I would look at singular value decomposition.
In MatLab notation:
The matrix of eigenvalues, "S", has only the diagonal populated and in descending order. The first element of the diagonal should be the largest. This progresses down to the last element of the diagonal which should be the smallest.
You can substitute the elements in "S" with zeros and re-create your data. If 98% of the norm of the S matrix is due to the first two elements, then it is considered reasonable to set the remainder to zero. If you were bold, you could rotate the system into the eigenvector system and reduce your data to 2-element vectors.
In using this approach you can reduce the dimension of your data to the number of relevant elements in the "S" matrix. If you are willing to rotate the data then it may allow you to reduce the dimensionality of your data to substantially below the rank. I see this as "addressing the question behind the question" of the OP.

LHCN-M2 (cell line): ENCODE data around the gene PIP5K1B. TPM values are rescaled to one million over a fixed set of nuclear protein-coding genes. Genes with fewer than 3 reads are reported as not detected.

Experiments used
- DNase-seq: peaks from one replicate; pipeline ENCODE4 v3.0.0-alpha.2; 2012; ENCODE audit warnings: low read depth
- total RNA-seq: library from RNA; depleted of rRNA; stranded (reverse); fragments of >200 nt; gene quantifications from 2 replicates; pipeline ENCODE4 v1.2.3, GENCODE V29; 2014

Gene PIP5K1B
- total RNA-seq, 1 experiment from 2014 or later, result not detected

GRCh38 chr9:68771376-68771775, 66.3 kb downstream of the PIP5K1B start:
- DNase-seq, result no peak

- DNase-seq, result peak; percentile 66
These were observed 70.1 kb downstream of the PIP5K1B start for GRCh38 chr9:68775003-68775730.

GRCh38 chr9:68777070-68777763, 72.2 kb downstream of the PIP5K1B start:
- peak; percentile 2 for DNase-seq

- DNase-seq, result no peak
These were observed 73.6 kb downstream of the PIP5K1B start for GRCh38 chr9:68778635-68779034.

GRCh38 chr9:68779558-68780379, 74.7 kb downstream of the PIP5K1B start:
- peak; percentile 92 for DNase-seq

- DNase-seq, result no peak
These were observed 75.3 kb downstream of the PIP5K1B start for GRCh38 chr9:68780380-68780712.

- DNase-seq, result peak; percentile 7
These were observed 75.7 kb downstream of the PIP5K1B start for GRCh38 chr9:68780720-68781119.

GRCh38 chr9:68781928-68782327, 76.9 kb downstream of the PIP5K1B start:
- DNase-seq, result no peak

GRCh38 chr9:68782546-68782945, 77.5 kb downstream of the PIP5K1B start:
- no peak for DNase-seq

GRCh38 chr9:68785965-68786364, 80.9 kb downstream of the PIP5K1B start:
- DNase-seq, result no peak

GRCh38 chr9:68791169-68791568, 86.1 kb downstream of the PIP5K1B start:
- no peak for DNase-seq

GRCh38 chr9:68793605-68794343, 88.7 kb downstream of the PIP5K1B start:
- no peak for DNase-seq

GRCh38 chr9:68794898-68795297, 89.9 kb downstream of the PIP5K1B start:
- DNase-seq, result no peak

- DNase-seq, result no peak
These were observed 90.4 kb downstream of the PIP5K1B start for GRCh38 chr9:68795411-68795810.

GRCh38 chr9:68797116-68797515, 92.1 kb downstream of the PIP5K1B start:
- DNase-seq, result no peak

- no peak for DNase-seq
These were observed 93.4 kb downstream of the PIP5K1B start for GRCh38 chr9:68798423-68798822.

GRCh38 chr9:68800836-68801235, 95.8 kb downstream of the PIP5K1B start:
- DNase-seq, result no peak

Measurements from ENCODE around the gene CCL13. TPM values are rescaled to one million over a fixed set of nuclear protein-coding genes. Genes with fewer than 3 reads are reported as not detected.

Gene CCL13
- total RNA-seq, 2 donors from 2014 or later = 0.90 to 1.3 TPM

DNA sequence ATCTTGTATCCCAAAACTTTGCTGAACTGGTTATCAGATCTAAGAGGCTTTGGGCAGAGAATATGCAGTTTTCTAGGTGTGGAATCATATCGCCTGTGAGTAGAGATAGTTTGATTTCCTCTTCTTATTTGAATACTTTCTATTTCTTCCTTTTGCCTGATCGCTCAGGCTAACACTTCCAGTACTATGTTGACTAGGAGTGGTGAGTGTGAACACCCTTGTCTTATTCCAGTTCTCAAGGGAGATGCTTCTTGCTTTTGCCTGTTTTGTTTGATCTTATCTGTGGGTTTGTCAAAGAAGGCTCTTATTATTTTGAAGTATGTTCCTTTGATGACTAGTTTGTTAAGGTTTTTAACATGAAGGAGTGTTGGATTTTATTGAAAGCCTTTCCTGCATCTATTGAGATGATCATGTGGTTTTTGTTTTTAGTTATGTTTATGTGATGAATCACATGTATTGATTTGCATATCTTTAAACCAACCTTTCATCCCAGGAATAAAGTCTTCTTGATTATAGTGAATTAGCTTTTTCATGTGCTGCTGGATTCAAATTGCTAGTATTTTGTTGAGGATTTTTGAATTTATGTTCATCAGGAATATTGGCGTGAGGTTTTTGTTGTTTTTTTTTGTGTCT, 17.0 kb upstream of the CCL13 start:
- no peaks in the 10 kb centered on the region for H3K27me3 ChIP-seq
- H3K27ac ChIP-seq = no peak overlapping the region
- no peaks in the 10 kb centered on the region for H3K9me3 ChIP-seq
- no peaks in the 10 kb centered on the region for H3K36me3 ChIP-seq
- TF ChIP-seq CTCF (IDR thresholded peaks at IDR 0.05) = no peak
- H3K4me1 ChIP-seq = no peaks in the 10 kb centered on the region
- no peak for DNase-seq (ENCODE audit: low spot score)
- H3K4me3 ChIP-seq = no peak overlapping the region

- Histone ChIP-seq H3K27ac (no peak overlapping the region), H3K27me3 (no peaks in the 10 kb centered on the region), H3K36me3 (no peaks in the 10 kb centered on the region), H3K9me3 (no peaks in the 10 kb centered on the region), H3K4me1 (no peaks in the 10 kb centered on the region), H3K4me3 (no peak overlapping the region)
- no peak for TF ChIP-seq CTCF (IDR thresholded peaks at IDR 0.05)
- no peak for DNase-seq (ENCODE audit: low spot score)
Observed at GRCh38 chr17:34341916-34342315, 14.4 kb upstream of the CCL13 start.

This is going to depend on what the data lets you do. Mileage is going to vary.
If I just wanted to delete columns, then I would use a random forest to determine variable importance. (Example)
If I wanted to delete rows, then I would use bootstrap experiment to draw some random number of rows and compute a measure of interest, then increase the number of samples and recompute. At the level where my measure of interest stops changing is the number of rows that are informative. Cross-validation can help determine this with lower noise in exchange for more compute time. When you determine the number of rows that gives sufficient information, then you can uniformly randomly select that number of rows from the data and throw the rest away.
These are textbook ways to amputate lower value data. The rotation would allow you to retain information while reducing the dimension - it isn't as much of an amputation as it is a more dense packing.